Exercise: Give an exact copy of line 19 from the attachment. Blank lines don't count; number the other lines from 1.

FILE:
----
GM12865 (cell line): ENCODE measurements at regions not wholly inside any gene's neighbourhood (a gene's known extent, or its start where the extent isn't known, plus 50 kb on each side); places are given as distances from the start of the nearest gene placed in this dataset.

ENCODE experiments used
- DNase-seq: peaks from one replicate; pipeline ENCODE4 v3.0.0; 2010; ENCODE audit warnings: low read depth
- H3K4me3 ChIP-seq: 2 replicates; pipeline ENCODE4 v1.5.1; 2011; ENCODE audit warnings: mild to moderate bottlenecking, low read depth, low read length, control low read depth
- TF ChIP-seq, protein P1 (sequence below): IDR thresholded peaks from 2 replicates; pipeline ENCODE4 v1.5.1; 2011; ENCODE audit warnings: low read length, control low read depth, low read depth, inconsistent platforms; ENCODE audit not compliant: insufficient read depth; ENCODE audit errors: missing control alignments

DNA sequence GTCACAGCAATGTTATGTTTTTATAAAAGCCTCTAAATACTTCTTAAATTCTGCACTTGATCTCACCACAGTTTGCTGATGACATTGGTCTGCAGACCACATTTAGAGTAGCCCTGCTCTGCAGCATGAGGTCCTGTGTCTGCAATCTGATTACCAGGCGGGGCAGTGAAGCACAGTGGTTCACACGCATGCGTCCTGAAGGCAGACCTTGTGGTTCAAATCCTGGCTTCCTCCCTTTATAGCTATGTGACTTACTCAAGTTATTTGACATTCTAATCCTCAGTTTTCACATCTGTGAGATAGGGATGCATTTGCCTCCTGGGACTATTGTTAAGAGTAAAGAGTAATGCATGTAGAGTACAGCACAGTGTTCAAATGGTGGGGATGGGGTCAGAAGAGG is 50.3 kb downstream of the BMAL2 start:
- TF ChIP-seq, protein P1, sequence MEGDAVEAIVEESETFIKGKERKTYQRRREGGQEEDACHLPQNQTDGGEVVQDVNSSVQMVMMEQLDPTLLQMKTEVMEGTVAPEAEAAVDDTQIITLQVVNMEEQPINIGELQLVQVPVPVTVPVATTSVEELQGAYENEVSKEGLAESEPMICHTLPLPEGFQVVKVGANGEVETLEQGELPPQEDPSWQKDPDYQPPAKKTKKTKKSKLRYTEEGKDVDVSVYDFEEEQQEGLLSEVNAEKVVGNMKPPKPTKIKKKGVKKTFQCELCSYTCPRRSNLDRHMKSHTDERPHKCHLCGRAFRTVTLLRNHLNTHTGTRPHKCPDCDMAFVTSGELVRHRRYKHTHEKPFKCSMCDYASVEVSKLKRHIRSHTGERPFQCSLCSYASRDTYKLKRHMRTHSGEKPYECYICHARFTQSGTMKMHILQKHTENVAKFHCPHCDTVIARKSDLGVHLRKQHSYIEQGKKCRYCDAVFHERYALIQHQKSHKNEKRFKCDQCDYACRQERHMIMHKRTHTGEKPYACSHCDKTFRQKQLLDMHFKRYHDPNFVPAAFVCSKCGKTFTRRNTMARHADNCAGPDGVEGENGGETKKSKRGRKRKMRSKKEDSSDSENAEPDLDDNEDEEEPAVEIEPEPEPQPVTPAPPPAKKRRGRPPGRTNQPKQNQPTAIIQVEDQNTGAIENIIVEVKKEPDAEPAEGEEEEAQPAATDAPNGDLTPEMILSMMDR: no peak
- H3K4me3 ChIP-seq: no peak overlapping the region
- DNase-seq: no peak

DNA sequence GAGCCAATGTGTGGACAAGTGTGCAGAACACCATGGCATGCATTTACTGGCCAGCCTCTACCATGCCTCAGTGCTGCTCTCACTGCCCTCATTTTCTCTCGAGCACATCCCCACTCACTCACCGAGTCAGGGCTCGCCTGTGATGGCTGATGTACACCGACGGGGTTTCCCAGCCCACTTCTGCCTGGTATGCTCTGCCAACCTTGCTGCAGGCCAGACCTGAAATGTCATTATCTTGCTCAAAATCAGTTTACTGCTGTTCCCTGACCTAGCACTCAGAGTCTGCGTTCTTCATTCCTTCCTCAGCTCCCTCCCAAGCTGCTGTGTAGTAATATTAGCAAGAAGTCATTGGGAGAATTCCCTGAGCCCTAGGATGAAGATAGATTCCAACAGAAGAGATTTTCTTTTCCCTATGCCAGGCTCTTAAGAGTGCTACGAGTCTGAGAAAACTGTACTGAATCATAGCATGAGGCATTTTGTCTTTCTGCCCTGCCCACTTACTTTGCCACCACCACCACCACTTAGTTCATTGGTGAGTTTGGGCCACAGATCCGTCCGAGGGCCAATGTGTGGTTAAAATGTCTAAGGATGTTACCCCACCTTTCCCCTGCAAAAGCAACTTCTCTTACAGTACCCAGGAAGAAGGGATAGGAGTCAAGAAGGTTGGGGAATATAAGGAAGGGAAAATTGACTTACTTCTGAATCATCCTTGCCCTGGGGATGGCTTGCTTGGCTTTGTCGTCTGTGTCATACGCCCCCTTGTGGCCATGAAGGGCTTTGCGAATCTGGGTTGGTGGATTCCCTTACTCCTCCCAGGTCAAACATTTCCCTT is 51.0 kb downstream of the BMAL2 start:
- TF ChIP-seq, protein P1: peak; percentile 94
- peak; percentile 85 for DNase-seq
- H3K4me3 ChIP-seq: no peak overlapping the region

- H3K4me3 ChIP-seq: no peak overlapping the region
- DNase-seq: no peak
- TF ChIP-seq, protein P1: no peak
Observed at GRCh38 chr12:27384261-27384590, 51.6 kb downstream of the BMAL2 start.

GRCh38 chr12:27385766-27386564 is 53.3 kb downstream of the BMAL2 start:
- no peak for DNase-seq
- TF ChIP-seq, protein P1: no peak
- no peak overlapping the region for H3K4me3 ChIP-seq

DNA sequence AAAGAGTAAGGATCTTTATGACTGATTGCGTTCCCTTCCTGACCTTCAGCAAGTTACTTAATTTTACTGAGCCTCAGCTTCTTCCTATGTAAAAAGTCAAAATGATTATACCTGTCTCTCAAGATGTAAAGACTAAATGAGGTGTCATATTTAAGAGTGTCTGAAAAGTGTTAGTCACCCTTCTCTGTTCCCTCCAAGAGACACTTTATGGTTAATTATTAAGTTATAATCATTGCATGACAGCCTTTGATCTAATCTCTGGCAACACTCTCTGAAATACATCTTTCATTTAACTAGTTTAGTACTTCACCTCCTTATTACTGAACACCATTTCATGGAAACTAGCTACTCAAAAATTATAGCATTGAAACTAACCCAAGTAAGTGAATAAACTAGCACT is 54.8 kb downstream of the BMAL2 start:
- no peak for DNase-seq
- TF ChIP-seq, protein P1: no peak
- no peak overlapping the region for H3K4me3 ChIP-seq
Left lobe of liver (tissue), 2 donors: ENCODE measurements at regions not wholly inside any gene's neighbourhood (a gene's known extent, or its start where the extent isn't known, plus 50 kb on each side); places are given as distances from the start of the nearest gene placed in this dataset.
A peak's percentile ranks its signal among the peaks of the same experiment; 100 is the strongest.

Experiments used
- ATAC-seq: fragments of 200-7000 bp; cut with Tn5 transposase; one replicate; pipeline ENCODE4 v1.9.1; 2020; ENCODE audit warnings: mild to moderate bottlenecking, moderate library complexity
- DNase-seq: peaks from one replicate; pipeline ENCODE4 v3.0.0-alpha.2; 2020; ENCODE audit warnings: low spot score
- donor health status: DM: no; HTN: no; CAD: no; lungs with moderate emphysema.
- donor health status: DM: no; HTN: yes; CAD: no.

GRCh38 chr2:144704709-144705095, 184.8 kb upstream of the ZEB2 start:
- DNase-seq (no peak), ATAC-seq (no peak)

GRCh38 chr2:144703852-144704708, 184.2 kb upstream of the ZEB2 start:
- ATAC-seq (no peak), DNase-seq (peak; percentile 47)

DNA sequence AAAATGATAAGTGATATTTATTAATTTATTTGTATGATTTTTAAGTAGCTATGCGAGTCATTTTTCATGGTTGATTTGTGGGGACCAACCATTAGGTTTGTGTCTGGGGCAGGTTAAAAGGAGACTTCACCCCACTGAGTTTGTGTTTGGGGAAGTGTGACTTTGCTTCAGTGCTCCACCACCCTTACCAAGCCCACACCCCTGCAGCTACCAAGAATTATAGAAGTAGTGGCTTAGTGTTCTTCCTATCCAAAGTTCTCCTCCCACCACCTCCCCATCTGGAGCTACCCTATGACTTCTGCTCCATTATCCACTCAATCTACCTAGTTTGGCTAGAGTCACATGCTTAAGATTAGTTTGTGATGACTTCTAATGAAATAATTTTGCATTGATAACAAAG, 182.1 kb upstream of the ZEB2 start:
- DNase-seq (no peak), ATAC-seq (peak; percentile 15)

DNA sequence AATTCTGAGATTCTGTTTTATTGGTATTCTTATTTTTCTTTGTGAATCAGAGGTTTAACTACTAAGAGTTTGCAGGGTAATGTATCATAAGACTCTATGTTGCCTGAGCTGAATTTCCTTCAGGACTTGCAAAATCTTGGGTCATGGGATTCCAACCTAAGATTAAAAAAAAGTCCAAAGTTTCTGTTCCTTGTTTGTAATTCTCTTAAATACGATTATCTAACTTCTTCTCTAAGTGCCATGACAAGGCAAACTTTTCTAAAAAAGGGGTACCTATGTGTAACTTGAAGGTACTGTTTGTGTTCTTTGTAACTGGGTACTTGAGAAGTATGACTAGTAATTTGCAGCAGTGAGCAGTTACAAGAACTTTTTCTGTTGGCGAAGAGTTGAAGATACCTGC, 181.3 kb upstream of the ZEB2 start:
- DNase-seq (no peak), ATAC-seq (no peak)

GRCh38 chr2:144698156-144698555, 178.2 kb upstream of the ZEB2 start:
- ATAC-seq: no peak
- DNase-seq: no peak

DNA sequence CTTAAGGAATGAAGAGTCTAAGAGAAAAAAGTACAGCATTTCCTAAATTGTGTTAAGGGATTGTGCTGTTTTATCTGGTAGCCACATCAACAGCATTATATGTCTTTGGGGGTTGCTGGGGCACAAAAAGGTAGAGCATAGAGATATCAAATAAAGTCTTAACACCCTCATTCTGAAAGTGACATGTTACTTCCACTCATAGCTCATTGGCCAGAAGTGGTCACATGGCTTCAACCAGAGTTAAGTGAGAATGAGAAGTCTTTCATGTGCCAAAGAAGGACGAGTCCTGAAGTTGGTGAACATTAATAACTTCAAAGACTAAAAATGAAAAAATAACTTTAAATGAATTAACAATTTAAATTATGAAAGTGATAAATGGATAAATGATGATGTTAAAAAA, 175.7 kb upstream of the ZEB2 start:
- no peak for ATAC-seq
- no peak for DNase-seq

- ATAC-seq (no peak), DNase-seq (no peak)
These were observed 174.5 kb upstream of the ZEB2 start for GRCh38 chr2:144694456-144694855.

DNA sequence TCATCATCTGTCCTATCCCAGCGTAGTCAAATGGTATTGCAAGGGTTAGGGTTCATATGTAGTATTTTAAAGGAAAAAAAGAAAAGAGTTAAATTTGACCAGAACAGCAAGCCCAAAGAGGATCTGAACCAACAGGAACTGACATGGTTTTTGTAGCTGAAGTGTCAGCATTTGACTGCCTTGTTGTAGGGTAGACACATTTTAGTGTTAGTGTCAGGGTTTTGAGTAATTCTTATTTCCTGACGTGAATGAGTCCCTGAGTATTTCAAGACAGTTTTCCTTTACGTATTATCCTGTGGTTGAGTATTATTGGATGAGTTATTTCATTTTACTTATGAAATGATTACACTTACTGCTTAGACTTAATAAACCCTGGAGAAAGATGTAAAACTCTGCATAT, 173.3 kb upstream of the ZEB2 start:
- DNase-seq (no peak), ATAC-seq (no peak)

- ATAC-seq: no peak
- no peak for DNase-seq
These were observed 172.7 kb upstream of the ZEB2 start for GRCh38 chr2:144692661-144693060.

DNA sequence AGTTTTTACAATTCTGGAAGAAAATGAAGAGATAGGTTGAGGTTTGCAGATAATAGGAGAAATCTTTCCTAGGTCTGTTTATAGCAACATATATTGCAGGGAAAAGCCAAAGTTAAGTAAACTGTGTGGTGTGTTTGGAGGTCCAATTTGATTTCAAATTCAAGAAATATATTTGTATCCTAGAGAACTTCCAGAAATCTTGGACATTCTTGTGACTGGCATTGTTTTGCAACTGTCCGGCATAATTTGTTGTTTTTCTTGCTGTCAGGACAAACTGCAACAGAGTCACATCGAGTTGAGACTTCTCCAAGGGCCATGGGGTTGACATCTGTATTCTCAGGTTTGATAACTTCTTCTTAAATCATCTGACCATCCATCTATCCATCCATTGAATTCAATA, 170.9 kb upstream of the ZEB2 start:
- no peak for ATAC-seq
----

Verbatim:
- no peak for DNase-seq